> You would end up with a pool of liquid at the bottom of the double
                > helix that will block any flow. Eventually you will pressurise the
                > pot and it will forcibly blow the condensed alcohol out the end of
                > your condenser. If you happen to have a flame anywhere near the
                > output you could end up with a flamethrower.
                > Cheers
                > Mal T.
                >
                > --- In new_distillers@yahoogroups.com, "Harry" <gnikomson2000@...>
                > wrote:
                > >
                > > --- In new_distillers@yahoogroups.com, "sonum norbu" <blanik@> wrote:
                > >
                > > > Interesting post Harry. I've often wondered why double helix
                > > coils were used. I thought it was simply a method of saving
                > > space. :)
                > > > > I bought my old pot still and assessories - for an outrageous
                > > price, I now realize - and the condenser is sixteen feet of 0.375
                > > inch tube coiled about ten inches diameter, making eight coils in
                > > a five gallon bucket of water. > > Would it make a great
                > > difference if it were converted into a smaller diameter double
                > > helix condenser?
                > > > > dawg
                > >
                > >
                > >
                > > Not really. You'd still have the same amount of heat transfer
                > > surface (the tubing), just compressed into a smaller space.
                > > Therefore heat dissipation would be the same. A worm in a tub is
                > > fine for your setup. BTU's in = BTU's out. There's nothing
                > > magic about it. And, if it ain't broke, don't 'fix' it. :)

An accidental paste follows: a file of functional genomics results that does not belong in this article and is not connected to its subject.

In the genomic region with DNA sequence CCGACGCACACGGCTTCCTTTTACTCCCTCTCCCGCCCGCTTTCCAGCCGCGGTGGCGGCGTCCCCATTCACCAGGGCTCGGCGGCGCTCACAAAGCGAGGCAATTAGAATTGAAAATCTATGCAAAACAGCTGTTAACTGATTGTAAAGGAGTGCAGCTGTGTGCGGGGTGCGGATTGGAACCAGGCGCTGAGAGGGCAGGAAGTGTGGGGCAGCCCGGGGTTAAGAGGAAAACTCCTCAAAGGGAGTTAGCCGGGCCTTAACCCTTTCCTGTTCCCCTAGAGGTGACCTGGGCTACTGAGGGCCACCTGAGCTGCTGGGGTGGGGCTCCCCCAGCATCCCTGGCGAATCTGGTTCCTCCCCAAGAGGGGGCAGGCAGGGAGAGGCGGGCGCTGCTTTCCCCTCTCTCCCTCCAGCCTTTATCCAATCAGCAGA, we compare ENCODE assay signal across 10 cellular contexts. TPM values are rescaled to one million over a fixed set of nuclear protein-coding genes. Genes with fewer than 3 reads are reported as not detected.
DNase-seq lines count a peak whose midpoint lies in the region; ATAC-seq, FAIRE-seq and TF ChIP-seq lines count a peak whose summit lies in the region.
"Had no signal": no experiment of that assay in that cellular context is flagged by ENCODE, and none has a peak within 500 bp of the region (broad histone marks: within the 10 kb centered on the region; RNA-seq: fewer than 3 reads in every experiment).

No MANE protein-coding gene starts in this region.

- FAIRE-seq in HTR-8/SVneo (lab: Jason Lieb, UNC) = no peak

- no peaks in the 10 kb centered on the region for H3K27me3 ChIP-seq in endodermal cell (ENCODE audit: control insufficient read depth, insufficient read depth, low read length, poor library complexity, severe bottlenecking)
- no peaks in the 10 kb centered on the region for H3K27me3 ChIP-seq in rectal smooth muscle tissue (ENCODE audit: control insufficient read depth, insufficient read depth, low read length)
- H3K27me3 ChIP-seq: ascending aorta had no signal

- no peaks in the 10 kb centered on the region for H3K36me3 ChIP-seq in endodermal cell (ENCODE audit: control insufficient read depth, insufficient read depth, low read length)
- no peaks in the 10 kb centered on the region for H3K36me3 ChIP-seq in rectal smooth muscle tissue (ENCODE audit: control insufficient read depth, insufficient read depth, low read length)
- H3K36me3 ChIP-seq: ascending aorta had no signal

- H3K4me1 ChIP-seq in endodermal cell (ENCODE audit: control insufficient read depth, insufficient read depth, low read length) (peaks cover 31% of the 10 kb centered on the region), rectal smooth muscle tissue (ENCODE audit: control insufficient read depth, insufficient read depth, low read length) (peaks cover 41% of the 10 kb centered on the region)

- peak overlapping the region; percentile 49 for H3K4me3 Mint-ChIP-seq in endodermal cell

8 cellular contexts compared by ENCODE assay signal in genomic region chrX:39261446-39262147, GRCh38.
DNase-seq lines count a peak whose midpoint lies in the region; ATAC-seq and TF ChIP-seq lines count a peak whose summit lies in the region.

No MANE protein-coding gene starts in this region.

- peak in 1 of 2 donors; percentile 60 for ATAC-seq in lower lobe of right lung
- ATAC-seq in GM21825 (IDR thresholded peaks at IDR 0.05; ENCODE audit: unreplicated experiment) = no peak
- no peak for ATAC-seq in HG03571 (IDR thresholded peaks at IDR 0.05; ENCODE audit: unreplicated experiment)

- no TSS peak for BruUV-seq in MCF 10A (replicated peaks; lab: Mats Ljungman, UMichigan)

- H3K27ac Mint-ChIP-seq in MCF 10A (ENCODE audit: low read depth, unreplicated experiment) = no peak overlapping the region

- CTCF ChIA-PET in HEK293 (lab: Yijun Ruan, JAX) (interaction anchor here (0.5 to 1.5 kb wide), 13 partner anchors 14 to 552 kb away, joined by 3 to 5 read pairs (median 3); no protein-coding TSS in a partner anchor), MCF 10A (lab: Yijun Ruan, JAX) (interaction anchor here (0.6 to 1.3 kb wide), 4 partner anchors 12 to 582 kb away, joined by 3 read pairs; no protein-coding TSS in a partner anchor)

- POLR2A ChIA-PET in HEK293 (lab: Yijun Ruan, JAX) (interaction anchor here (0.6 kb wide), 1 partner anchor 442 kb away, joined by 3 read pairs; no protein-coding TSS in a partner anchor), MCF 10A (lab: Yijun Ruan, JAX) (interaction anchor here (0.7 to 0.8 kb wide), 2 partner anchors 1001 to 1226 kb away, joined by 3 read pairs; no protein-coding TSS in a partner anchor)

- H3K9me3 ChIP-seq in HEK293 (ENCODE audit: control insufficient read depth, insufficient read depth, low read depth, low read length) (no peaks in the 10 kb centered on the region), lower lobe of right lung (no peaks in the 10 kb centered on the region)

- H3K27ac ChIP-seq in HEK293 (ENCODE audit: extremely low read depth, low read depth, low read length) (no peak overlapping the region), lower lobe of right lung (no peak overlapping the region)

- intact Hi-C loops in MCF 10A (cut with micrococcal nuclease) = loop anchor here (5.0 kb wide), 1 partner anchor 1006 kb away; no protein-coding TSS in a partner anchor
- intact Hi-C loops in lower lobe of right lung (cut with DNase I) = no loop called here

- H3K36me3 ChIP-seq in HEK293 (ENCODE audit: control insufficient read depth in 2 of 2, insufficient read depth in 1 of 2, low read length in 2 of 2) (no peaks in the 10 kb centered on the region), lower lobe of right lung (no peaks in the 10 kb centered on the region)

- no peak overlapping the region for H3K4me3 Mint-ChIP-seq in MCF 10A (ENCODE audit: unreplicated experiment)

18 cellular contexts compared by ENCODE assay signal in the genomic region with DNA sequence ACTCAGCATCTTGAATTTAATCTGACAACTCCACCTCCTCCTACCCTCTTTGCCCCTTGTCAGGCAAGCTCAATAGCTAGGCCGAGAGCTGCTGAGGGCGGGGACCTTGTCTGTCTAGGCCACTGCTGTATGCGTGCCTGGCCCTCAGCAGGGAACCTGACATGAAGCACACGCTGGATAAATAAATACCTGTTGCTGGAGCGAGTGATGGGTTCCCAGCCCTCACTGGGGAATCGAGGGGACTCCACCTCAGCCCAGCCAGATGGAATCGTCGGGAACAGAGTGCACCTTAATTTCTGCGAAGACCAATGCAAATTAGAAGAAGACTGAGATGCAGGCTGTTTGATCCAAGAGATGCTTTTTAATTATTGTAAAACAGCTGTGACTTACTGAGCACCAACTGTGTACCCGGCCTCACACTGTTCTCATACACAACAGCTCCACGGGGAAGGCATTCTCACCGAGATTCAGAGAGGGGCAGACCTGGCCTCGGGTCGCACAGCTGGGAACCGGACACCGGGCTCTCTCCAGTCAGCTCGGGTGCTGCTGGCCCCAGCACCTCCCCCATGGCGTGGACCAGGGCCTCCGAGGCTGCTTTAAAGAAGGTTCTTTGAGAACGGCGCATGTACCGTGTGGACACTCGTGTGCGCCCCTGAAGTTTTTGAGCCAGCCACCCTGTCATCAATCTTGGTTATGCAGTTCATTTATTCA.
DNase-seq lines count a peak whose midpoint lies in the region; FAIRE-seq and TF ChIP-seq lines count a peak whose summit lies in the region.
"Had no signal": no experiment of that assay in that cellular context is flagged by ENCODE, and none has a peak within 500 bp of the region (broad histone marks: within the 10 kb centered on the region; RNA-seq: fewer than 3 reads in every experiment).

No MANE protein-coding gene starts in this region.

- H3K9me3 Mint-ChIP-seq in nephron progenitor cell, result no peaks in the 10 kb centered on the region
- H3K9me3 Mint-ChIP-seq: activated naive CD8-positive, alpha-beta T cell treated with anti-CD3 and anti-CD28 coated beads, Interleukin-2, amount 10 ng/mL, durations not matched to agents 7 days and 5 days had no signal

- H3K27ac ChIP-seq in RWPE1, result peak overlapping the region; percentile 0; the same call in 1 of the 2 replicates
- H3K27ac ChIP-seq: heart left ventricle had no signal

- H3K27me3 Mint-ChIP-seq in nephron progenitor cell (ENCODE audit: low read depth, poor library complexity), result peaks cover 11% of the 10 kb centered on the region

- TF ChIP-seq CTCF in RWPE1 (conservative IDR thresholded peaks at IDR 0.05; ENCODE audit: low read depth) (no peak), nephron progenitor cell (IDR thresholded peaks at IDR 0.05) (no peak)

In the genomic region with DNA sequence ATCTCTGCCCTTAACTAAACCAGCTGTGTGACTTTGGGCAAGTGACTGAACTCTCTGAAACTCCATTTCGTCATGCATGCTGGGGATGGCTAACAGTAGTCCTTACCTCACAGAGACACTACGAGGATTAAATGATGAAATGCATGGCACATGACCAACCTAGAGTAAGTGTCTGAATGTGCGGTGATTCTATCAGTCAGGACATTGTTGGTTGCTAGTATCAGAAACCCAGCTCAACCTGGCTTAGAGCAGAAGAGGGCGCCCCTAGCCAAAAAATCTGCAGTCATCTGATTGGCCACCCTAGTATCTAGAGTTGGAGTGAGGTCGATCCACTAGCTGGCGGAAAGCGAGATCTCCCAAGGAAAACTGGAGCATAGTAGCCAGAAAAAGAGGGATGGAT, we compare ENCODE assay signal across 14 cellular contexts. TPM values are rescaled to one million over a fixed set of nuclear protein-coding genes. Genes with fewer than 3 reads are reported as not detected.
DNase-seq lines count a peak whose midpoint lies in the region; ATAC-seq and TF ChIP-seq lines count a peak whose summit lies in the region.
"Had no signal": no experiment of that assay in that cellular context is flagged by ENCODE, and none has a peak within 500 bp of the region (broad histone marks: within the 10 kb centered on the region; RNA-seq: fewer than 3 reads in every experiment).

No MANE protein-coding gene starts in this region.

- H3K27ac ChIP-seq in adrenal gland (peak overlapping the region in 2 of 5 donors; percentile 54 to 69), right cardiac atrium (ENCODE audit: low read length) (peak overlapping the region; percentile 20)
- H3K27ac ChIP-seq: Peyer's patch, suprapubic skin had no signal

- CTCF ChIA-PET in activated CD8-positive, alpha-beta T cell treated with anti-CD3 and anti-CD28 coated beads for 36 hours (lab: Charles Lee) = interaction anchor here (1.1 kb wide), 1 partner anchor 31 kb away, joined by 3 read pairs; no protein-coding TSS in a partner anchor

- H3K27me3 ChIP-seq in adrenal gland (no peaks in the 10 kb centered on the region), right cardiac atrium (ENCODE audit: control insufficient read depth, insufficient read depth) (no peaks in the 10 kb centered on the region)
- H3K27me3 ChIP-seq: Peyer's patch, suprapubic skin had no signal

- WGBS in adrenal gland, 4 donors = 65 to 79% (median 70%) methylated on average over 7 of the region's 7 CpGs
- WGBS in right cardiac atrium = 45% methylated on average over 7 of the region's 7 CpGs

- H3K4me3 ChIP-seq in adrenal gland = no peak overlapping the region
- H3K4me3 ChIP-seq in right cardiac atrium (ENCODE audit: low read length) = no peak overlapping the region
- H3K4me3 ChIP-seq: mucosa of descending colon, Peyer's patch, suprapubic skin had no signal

> >
                > >
                > > Slainte!
                > > regards Harry
                > >

                >



                "Most of the troubles of the world are caused by human beings". (Shakyamuni Buddha)

                SOARING, SAILING AND SKYDIVING web page
                http://www.angelfire.com/fl2/cloudbase/



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              • tim smith
                thanks harry....thanks blanik... rolls eyes sonum norbu wrote: Thanks Harry. :)) ... Most of the
                Message 7 of 9 , Aug 9, 2007
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                  thanks harry....thanks  blanik..."rolls eyes"

                  sonum norbu <blanik@...> wrote:
                  Thanks Harry. :))

                  > ----- Original Message -----
                  > From: Harry <gnikomson2000@ yahoo.com>
                  > To: new_distillers@ yahoogroups. com
                  > Subject: [new_distillers] Re: Condenser Question
                  > Date: Thu, 09 Aug:28:49 -0000
                  >
                  >
                  > --- In new_distillers@ yahoogroups. com, "sonum norbu" <blanik@...>
                  > wrote:
                  >
                  > > Interesting post Harry. I've often wondered why double helix
                  > coils were used. I thought it was simply a method of saving
                  > space. :)
                  > >
                  > > I bought my old pot still and assessories - for an outrageous
                  > price, I now realize - and the condenser is sixteen feet of 0.375
                  > inch tube coiled about ten inches diameter, making eight coils in a
                  > five gallon bucket of water.
                  > >
                  > > Would it make a great difference if it were converted into a
                  > smaller diameter double helix condenser?
                  > >
                  > > dawg
                  >
                  >
                  >
                  > Not really. You'd still have the same amount of heat transfer
                  > surface (the tubing), just compressed into a smaller space.
                  > Therefore heat dissipation would be the same. A worm in a tub is
                  > fine for your setup. BTU's in = BTU's out. There's nothing magic
                  > about it. And, if it ain't broke, don't 'fix' it. :)
                  >
                  >
                  > Slainte!
                  > regards Harry

                  >

                  "Most of the troubles of the world are caused by human beings". (Shakyamuni Buddha)

                  SOARING, SAILING AND SKYDIVING web page
                  http://www.angelfir e.com/fl2/ cloudbase/

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                  Surf the Web in a faster, safer and easier way: